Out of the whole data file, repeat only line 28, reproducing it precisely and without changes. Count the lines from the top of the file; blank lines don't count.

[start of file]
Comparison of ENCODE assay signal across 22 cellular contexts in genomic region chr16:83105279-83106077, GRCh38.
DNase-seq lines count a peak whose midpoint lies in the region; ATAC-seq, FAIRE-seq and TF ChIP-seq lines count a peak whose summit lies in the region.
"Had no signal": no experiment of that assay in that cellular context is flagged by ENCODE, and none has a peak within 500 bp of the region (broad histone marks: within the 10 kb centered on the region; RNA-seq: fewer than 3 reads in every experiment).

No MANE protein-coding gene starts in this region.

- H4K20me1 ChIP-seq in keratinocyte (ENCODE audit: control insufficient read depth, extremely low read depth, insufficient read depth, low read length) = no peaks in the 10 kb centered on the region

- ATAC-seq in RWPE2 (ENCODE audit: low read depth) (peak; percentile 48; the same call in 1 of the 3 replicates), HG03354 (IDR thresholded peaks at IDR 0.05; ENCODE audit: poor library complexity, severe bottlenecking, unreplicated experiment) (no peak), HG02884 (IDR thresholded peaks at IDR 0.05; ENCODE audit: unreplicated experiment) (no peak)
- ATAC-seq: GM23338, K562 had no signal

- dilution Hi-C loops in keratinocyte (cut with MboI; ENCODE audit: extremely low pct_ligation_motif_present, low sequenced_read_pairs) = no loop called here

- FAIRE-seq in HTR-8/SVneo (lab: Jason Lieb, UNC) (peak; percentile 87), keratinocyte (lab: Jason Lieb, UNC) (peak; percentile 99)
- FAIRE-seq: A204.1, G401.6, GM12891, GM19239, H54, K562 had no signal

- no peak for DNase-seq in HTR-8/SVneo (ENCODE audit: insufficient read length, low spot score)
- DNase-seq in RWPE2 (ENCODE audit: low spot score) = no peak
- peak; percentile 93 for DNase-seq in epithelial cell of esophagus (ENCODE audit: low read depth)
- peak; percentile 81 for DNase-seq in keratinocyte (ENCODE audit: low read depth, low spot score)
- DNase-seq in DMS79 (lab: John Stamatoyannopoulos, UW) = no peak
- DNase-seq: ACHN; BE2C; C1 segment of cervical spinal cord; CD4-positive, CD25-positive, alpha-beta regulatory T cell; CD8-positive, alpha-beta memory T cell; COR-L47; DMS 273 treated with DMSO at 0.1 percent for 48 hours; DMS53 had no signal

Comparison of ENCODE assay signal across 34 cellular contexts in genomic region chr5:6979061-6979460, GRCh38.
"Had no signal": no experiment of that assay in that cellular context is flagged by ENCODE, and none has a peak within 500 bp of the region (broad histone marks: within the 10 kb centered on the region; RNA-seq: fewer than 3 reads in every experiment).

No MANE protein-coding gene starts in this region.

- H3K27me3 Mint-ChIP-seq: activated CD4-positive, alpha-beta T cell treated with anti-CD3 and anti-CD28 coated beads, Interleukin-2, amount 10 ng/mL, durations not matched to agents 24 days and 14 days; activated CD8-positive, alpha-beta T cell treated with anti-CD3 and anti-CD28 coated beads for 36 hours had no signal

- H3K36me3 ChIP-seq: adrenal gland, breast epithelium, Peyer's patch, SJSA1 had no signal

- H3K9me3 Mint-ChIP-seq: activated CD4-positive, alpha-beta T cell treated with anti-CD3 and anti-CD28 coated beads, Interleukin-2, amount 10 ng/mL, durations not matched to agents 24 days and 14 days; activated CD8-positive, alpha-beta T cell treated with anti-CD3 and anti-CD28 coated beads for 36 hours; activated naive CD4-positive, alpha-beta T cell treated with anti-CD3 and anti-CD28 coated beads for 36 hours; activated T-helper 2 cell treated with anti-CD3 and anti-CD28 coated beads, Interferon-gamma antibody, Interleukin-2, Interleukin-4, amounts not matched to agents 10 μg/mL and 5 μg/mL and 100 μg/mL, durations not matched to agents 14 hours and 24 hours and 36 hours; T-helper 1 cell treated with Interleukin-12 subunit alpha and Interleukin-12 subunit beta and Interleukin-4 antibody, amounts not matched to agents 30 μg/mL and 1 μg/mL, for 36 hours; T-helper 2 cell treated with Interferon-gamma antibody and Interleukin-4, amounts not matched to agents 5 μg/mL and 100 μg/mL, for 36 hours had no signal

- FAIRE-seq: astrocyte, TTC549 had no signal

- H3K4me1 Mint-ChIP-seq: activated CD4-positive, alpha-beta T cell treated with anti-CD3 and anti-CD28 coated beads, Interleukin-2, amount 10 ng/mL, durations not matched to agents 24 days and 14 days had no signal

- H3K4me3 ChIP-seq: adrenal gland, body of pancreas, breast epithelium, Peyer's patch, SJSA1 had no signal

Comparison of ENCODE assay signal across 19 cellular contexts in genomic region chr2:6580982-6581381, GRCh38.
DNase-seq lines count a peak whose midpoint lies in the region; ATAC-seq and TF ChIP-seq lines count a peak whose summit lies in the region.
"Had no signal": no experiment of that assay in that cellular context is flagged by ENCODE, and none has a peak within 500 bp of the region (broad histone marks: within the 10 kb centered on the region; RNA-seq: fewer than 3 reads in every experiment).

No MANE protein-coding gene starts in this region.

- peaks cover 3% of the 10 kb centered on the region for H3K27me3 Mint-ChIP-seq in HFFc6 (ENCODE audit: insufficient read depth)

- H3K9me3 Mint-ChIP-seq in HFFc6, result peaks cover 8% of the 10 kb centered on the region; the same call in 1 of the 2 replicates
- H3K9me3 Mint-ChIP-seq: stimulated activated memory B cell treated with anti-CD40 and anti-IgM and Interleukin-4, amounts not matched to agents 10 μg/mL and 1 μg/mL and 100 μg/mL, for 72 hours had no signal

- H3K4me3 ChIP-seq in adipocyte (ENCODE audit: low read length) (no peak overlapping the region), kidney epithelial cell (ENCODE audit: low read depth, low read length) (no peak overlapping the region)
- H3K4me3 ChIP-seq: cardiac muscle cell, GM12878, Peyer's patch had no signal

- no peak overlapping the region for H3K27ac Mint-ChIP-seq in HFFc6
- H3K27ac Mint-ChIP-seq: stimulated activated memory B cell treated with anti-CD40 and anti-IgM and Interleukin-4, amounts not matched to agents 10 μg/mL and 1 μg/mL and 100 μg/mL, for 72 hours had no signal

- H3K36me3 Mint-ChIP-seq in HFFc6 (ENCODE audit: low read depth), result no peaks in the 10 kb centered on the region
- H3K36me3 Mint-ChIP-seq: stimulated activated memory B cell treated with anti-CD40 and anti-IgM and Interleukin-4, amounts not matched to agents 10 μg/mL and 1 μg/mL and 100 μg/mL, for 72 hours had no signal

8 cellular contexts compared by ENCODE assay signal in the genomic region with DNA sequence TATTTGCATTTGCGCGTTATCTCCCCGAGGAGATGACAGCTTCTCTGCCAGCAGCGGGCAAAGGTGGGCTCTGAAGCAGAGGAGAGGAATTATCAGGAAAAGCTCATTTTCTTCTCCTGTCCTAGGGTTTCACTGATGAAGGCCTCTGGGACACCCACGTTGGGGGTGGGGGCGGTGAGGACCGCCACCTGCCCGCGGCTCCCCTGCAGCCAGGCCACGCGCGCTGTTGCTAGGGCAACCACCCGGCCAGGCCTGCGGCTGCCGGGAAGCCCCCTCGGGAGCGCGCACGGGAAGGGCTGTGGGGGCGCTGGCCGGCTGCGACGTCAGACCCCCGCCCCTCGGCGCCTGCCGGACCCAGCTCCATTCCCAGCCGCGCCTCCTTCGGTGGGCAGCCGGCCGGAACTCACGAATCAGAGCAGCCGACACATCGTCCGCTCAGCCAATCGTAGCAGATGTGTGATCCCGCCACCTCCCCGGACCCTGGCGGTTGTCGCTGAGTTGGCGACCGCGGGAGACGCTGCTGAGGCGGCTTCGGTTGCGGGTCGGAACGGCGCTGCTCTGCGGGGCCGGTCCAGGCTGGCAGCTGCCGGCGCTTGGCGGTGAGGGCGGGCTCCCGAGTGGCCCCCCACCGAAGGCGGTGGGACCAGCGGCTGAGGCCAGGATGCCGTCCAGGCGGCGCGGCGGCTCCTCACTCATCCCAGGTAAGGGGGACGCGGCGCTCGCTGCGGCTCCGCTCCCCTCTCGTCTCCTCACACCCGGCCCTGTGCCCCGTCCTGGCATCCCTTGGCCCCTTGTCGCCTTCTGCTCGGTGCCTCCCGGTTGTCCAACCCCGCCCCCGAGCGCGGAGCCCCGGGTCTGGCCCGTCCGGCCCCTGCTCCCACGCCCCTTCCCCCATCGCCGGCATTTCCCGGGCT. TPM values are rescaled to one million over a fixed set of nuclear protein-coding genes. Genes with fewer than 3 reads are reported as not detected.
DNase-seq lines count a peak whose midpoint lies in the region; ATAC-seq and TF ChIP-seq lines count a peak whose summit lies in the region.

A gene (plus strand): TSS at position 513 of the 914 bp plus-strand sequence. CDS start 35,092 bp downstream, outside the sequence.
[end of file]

"Had no signal": no experiment of that assay in that cellular context is flagged by ENCODE, and none has a peak within 500 bp of the region (broad histone marks: within the 10 kb centered on the region; RNA-seq: fewer than 3 reads in every experiment).